Mike hates being on camera. Paul always complains about being on camera, although I get the sense that he secretly kind of liked it. He could have written Toby out when he was running things, but he didn’t. When Greg first says, “You guys are all going to be office workers on the show,” was that something you were looking forward to? Was it something you were dreading?
Mindy Kaling: It was very unexpected when it happened, but I was so excited. And for the record Mike says he hates being on camera, but I think he hates being on camera as Mose. Because if I may say, Mike doesn’t say this a lot, but he was the lead in plays at Harvard. Because underneath his nine sweatshirts, he’s a good looking guy and such great comic timing and kind of a waspy energy, which is very watchable. What he didn’t like to play is a weird newt with a neck beard who sits in outhouses and is a prop – literally the character that Dwight Schrute thinks is a fool. I don’t think he wanted to play that part, but – and he would be so busy and he would never do it – but I’d love to write a part for him for my character to go on a date with.
Earlier, you referred to the time “when ‘The Office’ was doing things really well.” The show has been on a while. Michael is gone. Jim and Pam have been together a long time. What were the challenges in writing that show as it went along into these later years?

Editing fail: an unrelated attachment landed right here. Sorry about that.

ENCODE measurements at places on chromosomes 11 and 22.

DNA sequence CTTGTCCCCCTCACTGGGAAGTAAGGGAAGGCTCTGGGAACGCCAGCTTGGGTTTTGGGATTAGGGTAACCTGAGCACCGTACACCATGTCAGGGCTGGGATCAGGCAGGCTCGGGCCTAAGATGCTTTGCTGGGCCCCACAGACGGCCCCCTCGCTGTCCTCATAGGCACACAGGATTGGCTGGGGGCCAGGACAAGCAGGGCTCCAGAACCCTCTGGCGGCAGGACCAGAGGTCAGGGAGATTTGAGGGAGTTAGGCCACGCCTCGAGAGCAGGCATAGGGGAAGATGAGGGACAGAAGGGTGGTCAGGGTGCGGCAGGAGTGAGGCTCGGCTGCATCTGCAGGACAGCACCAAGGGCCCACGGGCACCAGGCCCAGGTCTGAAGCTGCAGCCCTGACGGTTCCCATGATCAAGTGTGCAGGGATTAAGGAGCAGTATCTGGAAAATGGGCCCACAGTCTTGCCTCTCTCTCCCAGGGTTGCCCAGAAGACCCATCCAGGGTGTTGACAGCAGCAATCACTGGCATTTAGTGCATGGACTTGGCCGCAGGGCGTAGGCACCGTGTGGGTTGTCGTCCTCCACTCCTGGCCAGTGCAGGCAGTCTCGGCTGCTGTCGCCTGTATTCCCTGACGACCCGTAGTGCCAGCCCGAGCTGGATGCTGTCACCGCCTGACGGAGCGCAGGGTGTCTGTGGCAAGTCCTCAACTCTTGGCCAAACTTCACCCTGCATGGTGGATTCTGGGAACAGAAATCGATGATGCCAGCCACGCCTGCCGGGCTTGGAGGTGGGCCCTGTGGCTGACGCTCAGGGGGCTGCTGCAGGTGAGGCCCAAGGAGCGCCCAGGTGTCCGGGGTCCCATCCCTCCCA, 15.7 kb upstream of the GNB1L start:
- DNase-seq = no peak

Mindy Kaling: Just to be clear, I still love “The Office.” If you had to ask me what my favorite seasons were, that’s a different question, but even last year we were making, I think, really funny, laugh out loud moments. As to the challenges, when Steve left I think that there is a lot of, “Okay, Rainn and Ed Helms, these are the two comedy engines. That’s going to be the focus of what their comedy is.” But they’re very different than Steve, and so a lot of that was Paul and Greg deciding, and I think that sometimes it really worked. There are some Ed episodes that I thought were really awesome last year, so we took our direction from Paul and Greg and what they wanted to see and the guest cast they wanted to hire and things like that.
Obviously this is the high class problem. You should be so lucky as to have “The Mindy Project” last as long as “The Office” has, but having been at that show from the start when everything was shiny and new and you could do whatever you wanted, and then seeing it as it aged and what things you were able to keep doing and what things became more difficult, how do you then approach starting off this show? Can you even think in those terms of “We need to worry about something that is not going to burnout by year three or four”?
Mindy Kaling: Of course I think about that all the time. One of the biggest changes, is like I think just being a woman, there is a sense of, let’s say, God-willing, the show were to go on for seven or eight years the way “The Office” did, there are a lot of other things I’d like to have happen to me, Mindy personally, that have happened for Steve Carell or Greg Daniels. They’re married, they have kids. But they can do that and it doesn’t really affect their professional life. For me, those would also have to coincide in this amount of time, so I think about that and how I would try to juggle that, and that sometimes gives me pause.